Death to the Future

– Modernism to post modernism-

Modern- Of the now

Modernism- History of modern art

Modernity- context, technological advances- things that happened- Wider implications of modernism, whole time period that took place around art.


(Abstraction is the key characteristics of modern art.)


timescale: 1869-1970s


– industrial revolution

– movement from rural to urban environments

– WW1 & WW2

– Rise of the middle class

– Changes in communication

– Scientific advances

– Rational, Simple, Geometric, Undecorated

– Optimistic – Utopian (Best of all possible worlds) and Utilitarian (greatest good for greatest no. of people) – nobody believes in it anymore

– Priutt Igoe Housing complex 1972 destroyed


Themes and concerns:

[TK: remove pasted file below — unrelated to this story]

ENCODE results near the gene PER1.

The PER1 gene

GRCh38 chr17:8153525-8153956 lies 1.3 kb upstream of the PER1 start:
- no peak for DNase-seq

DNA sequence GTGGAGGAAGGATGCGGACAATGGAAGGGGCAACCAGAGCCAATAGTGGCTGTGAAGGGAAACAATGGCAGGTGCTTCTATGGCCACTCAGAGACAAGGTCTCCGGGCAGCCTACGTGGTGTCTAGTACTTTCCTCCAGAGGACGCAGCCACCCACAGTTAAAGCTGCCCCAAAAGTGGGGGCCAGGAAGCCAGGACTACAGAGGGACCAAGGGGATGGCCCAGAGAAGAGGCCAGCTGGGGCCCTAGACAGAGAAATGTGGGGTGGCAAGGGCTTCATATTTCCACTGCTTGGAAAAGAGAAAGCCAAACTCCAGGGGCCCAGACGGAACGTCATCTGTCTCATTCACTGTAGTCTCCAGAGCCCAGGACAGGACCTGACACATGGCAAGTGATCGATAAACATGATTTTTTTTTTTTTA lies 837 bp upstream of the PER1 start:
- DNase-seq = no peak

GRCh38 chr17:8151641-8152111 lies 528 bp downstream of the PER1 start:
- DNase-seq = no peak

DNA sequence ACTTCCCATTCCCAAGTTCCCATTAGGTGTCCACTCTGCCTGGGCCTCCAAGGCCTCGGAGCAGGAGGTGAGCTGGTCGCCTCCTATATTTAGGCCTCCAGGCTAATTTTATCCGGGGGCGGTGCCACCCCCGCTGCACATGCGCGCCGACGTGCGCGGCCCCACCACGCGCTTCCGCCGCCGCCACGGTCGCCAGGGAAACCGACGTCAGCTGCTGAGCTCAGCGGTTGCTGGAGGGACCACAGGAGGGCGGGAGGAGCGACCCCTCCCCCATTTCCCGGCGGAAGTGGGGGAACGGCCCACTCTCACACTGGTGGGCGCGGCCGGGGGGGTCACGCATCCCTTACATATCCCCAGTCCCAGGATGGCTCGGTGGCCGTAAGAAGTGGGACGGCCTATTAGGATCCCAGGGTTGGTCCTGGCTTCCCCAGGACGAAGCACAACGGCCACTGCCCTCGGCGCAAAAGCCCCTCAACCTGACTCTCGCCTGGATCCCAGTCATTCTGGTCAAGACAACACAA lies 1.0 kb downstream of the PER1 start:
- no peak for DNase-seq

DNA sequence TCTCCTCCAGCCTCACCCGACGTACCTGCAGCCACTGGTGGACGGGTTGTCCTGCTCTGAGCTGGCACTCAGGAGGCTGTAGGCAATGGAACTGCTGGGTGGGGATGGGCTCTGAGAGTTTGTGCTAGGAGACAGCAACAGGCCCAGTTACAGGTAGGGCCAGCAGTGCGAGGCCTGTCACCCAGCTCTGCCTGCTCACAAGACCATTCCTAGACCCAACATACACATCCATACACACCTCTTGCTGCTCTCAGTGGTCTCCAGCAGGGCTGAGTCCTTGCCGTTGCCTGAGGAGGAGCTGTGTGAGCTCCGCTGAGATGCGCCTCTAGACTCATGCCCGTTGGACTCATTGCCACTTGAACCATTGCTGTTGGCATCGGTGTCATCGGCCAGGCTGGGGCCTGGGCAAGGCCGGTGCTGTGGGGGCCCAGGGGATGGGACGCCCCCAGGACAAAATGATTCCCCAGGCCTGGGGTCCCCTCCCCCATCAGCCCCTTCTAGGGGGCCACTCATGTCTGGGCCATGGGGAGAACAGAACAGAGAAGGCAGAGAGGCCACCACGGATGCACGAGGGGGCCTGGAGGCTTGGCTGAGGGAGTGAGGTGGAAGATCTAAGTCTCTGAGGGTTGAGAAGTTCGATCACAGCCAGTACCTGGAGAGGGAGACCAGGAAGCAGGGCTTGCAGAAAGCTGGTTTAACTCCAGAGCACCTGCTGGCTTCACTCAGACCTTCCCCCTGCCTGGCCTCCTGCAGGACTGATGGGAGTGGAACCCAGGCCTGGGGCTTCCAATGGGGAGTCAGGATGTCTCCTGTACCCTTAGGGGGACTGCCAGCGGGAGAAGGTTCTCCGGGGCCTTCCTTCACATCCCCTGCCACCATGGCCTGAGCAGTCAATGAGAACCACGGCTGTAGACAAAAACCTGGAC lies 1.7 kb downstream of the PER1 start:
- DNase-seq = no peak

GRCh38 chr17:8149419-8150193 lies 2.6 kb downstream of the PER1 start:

– Progress

– Production

– Death of god (secularism)

-Form follows function & exploration of new materials (Bauhaus)

– Utopian & Utilitarian – optimism

– Breakdown

-Formalism (Greenburg)

– Rejection & rebellion

– Abstraction



Timescale: 1970’s-1990’s


– information age

– world wide web

– dissolution of totaling truths

– sense of fragmentation (no truths – we dont trust) and decentered self; multiple, conflicting identities

– Importance of global economies- so many choices

– scepticism towards everything

– culture of surveillance

– globalisation


Modernism– middle class men tell us what true and what’s not.

Post-modernism- everyone’s opinions matter.


Jeff Koons- borrows from others

Cindy Sherman


Themes and concerns:

– consumption

– no particular style

– eclecticism- wide range of stuff- borrowing

– appropriation- borrowing- nicking ideas

– mixing of materials

– ornament and decoration